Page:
Hana (Delirium 1.5) - Page 2

Once again, I stay quiet. I wonder what Fred would do if he knew about the underground, and knew that I had spent the summer at forbidden, unsegregated beach parties and concerts. I wonder what he would do if he knew that only last week, I let a boy kiss me, let him explore my thighs with his fingertips--actions reviled and forbidden.

"Would you like to go down into the gardens?" Fred asks, as though sensing the topic has disturbed me.

"No," I say, so quickly and firmly he looks surprised. I inhale and manage to smile. "I mean--I have to use the bathroom."

"I'll show you where it is," Fred says.

"No, please." I can't keep the urgency from my tone. I toss my hair over one shoulder, tell myself to get a grip, and smile again, wider this time. "Stay here. Enjoy the night. I can find it."

"And self-sufficient, too," Fred says with a laugh.

On the way to the bathroom, I hear the murmur of voices coming from the kitchen--some of the Hargroves' servants, I assume--and am about to keep walking when I hear Mrs. Hargrove say the word Tiddles quite clearly. My heart seizes. They're talking about Lena's family. I inch closer to the kitchen door, which is partially open, certain at first that I've only imagined it.

But then my mother says, "Well, we never wanted to make little Lena feel ashamed because of the rest of her family. One or two bad apples . . ."

"One or two bad apples can mean the whole tree is rotten," Mrs. Hargrove says primly.

I feel a hot flash of anger and alarm--they are talking about Lena. For a second I fantasize about kicking open the kitchen door, right into Mrs. Hargrove's simpering face.

"She's a lovely girl, really," my mother insists. "She and Hana have been inseparable since they were little."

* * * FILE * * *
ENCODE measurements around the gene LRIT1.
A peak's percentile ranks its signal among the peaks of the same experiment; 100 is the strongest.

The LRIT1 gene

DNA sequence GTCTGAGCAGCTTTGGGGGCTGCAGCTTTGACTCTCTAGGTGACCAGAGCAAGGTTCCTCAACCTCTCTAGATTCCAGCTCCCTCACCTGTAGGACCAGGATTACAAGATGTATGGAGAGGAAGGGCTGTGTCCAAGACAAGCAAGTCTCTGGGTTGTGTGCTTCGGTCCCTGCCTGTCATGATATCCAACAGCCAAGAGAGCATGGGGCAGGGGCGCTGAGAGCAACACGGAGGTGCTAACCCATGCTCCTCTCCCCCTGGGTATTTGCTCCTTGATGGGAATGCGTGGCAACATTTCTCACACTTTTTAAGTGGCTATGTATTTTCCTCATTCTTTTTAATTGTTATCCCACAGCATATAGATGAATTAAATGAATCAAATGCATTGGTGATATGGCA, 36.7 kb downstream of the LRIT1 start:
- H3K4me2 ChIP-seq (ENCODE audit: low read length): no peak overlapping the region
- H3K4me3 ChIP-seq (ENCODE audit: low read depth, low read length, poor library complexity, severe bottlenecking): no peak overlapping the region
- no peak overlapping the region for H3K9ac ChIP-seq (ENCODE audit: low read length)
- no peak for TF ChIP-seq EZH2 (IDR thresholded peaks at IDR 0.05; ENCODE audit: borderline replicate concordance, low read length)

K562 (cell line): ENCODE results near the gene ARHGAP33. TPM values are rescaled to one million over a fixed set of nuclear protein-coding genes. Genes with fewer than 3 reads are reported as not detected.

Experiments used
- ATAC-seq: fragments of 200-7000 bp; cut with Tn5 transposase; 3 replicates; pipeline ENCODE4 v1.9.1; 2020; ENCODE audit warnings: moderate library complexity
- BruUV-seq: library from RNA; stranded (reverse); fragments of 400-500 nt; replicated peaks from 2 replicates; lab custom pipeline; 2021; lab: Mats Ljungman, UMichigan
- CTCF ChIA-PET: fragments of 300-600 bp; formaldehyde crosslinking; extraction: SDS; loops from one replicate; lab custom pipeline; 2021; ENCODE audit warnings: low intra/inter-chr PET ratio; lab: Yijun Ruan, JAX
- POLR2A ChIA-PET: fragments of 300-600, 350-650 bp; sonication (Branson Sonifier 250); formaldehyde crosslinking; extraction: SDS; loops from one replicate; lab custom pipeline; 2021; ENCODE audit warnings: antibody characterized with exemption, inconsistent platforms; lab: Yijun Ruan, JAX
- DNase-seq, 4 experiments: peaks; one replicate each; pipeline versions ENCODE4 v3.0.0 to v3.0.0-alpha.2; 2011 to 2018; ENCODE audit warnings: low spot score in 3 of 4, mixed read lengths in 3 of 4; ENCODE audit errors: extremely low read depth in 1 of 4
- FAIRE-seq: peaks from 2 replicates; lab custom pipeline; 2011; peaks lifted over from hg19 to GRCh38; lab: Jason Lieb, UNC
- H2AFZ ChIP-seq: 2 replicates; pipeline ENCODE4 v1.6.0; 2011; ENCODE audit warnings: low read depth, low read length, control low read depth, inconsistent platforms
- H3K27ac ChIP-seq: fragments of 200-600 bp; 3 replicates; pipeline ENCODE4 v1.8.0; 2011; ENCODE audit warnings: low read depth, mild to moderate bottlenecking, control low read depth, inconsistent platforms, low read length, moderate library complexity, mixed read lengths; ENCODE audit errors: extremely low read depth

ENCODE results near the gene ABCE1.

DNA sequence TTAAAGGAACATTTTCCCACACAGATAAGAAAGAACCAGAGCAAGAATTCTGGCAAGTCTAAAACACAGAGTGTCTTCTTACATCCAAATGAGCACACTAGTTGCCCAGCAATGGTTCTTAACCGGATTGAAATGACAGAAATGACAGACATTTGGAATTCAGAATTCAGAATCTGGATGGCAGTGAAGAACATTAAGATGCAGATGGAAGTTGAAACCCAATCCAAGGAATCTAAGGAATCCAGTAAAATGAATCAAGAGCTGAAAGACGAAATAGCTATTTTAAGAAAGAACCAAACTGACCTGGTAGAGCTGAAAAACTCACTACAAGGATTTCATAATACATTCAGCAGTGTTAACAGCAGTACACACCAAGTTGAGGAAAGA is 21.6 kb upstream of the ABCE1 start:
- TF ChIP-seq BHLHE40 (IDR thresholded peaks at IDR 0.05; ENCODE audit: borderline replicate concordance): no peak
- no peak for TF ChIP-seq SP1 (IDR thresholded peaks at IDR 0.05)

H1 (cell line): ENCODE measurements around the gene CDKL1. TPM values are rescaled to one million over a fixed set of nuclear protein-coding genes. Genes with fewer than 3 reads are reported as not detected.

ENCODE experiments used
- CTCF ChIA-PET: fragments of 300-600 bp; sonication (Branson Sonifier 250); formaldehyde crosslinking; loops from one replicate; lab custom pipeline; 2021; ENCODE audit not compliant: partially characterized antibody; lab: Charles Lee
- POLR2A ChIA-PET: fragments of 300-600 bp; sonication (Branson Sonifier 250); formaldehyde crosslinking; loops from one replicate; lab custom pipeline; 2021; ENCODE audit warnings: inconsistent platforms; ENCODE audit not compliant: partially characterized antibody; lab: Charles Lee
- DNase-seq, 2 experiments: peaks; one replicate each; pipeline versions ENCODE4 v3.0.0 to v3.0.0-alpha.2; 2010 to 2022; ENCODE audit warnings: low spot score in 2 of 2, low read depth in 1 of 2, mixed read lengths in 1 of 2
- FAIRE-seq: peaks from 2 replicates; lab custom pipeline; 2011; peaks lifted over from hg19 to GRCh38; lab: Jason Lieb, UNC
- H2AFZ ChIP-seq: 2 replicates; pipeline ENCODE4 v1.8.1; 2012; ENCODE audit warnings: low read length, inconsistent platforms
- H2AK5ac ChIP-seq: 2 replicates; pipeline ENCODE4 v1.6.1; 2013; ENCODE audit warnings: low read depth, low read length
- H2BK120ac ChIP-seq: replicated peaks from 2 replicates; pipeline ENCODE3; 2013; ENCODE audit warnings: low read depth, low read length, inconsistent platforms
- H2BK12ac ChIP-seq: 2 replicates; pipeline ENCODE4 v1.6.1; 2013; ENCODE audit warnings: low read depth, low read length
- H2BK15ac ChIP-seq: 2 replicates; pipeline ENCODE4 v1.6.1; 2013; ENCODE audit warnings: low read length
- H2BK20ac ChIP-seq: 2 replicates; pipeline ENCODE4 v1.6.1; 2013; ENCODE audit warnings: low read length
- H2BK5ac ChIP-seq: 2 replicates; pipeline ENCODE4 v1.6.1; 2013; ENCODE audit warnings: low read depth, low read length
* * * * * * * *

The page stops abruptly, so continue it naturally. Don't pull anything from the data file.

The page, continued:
"You're much more understanding than I am," Mrs. Hargrove says. She pronounces understanding as though she's really saying idiotic. "I would never have allowed Fred to run around with someone whose family had been so . . . tainted. Blood tells, doesn't it?"

"The disease doesn't carry through the blood," my mother says softly. I feel a wild urge to reach through the wood and hug her. "That's an o ne#8217;sld idea."

"Old ideas are often based in fact," Mrs. Hargrove responds stiffly. "Besides, we simply don't know all the factors, do we? Certainly an early exposure--"

"Of course, of course," my mother says quickly. I can tell that she's eager to mollify Mrs. Hargrove. "It's all very complicated, I admit. Harold and I just always tried to allow things to progress naturally. We felt that at some point the girls would simply drift apart. They're too different--not well matched at all. I'm actually surprised their friendship lasted as long as it did." My mother pauses. I can feel my lungs working painfully in my chest, as though I've been plunged into icy water.

"But after all, it seems we were right," my mother continues. "The girls have barely spoken at all this summer. So you see, in the end, it all worked out."

"Well, that's a relief."

Before I can move or react, the kitchen door is opening, and I am caught frozen, standing directly in front of the door. My mother lets out a small cry, but Mrs. Hargrove doesn't look either surprised or embarrassed.

"Hana!" she chirps, smiling at me. "What perfect timing. We were just about to have dessert."

Back at home, locked in my room, I can breathe normally for the first time all night.

I draw a chair up to my window. If I press my face nearly to the glass, I can just make out Angelica Marston's house. Her window is dark. I feel a pulse of disappointment. I need to do something tonight. There's an itch under my skin, an electric, jumpy feeling. I need to get out, need to move.

I stand up, pace the room, pick up my phone from the bed. It's late--after eleven--but for a moment I consider calling Lena's house. We haven't spoken in exactly eight days, since the night she came to the party at Roaring Brook Farms. She must have been horrified by the music and the people: boys and girls, uncureds, together. She looked horrified. She looked at me like I was already diseased.